The advocacy of violence to achieve political or other ends is a criminal matter and anyone advocating it’s use should feel the full force of the law. However disagreeing with someone is not violence and its dangerous when people contend that the expression of measured opinion constitutes violence. As someone who is disabled (I am registered blind) I would be offended where someone to say that disabled people have no right to be employed, and that all anti-discrimination legislation should be repealed, leaving it to the discretion of employers whether to employ the disabled. However me finding this view particularly objectionable does not mean that the person expressing it has committed an act of violence. They have not. They have expressed an opinion which, in a democratic society they are perfectly entitled to do, and the best way of me dealing with their perspective is to argue against it. I may feel angry but the person has done no violence to me and I should not hound them on social media, nor should I call for them to be deprived of their source of income.

We live in a liberal society and long may we continue to do so.

I Started Early – Took My Dog, by Emily Dickinson

I have recently subscribed to the Poetry Foundation’s Audio Poem of the Day. The poem for Monday 6 July is Emily Dickinson’s “I Started Early – Took My Dog”, https://www.poetryfoundation.org/podcasts/75386/i-started-early-took-my-dog-656.

To me, Dickinson’s poem is full of erotic imagery:

“But no Man moved Me – till the Tide
Went past my simple Shoe –
And past my Apron – and my Belt
And past my Boddice – too –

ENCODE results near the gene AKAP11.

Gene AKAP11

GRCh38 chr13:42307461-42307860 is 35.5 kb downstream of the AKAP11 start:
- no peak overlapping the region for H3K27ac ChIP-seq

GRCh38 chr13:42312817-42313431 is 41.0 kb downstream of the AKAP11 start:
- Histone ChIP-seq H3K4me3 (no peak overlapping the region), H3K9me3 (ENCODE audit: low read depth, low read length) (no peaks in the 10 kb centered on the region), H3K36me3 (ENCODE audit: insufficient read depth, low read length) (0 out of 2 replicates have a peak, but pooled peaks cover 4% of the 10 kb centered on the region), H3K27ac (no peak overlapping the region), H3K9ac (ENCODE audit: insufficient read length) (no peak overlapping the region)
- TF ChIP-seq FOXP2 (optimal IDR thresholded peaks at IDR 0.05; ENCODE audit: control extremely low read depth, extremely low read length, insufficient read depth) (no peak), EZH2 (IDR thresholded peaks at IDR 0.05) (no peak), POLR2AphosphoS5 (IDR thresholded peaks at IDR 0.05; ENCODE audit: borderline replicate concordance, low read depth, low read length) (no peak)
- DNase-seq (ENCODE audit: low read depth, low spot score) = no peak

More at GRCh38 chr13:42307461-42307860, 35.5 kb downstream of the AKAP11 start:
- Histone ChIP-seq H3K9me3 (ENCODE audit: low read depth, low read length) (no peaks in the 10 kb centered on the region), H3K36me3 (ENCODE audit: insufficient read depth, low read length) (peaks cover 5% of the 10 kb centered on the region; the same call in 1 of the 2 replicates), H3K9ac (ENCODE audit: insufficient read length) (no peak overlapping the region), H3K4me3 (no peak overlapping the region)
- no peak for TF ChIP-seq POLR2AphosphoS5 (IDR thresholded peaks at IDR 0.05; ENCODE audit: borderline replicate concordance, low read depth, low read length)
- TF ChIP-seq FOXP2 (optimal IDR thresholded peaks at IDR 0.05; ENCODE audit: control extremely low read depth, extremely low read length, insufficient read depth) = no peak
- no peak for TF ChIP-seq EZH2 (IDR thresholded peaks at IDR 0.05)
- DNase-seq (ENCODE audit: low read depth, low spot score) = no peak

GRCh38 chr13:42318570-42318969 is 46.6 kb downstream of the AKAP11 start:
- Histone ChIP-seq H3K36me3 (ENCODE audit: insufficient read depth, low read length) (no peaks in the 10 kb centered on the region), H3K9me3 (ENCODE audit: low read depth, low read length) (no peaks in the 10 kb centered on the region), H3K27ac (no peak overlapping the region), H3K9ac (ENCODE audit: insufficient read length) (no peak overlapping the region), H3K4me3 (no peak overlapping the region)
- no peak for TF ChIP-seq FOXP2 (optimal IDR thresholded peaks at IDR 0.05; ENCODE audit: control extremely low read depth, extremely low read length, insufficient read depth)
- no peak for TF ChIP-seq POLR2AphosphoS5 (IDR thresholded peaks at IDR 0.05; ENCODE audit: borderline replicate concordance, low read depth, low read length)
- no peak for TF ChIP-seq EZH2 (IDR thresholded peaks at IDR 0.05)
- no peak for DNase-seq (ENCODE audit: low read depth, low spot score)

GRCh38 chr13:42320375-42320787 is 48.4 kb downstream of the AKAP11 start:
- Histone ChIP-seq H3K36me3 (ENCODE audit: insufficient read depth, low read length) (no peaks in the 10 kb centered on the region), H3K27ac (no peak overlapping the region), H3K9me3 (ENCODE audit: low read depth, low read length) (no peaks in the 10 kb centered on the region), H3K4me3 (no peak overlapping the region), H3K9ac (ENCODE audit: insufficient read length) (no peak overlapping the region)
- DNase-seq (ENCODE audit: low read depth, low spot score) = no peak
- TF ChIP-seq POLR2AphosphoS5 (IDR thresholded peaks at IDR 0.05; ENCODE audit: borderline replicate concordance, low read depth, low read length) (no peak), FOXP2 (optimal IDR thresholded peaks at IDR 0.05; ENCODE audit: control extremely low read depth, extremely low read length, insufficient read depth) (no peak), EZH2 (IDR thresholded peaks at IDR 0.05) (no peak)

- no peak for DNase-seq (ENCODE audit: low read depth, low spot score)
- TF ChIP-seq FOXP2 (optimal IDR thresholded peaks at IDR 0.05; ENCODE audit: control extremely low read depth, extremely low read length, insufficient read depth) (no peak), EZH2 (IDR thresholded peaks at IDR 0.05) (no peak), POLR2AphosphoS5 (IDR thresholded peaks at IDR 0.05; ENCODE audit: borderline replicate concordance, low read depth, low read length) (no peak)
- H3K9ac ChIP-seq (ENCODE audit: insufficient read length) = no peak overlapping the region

And made as He would eat me up –
As wholly as a Dew
Opon a Dandelion’s Sleeve –
And then – I started – too –

And He – He followed – close behind –
I felt His Silver Heel
Opon my Ancle – Then My Shoes
Would overflow with Pearl –

Until We met the Solid Town –
No One He seemed to know –
And bowing – with a Mighty look –
At me – The Sea withdrew –”.

The above could be read as a description of the sexual act. In particular the poem’s ending, “the sea withdrew” does, I think need no further comment from me.

Dickinson was a deeply religious lady. Yet religion and the erotic are not mutually exclusive. But perhaps my interpretation is wrong, and the poem is what it says it is, a description of a woman’s trip (real or imagined) to the sea, and how the tide nearly overwhelmed her.

I would, as always be interested in the views of my readers.

My Poem “An Autumn Bird” Included on Dodo Modern Vidpoets

I was pleased to have my poem “An Autumn Bird”, included on Dodo Modern Vidpoets, (please see http://dodovidpoets.blogspot.com/2020/05/blog-post.html).

“An Autumn Bird” is poem 13, and can be found under the heading of Poems on the Page.

Kevin

Dog and Man

I see the sky
And ponder on biology
And culture, that maketh me.
Or am
I part
Of some great plan
For man?

My dog has a heart
Full of love for me.
He is biology
(As I am),
But is he part
Of some inscrutable plan
For dog and man?

I am told
That my dog has no soul,
Yet he is more loving than
Many a man.

Or is it art
That separates dog from man?
Perhaps we are part
Of some god’s great plan.

In the end
My old friend,
I think there is just
The great sky above,
And dust,
and love.

A Middle-class Lass, and a Ghetto Girl

A middle-class lass,
And a ghetto
Girl, both possess the power
To entertain for an hour.
Or, with their stiletto
To pierce the heart
Of men who obsess
Over a girl’s short dress,
And hide inside their art.

Value Added Tax (VAT) to be scrapped on e-books in the UK from December 2020

Today (11 March), the UK Chancellor announced in the Budget that from December 2020 Value Added Tax (VAT) would be scrapped on e-books and online newspapers. Currently (in the UK) print books are zero rated, whilst e-books attract a VAT rate of 20percent. So, from December of this year, print and electronic books will both be zero rated.

At this juncture it is not clear whether audio books will also be zero rated. The Royal National Institute of Blind People (RNIB) has asked for clarification on this point.

To read more about the zero rating of e-books please visit this link, https://www.bbc.co.uk/news/technology-51832899.

Culture Warriors can not be allowed to silence writers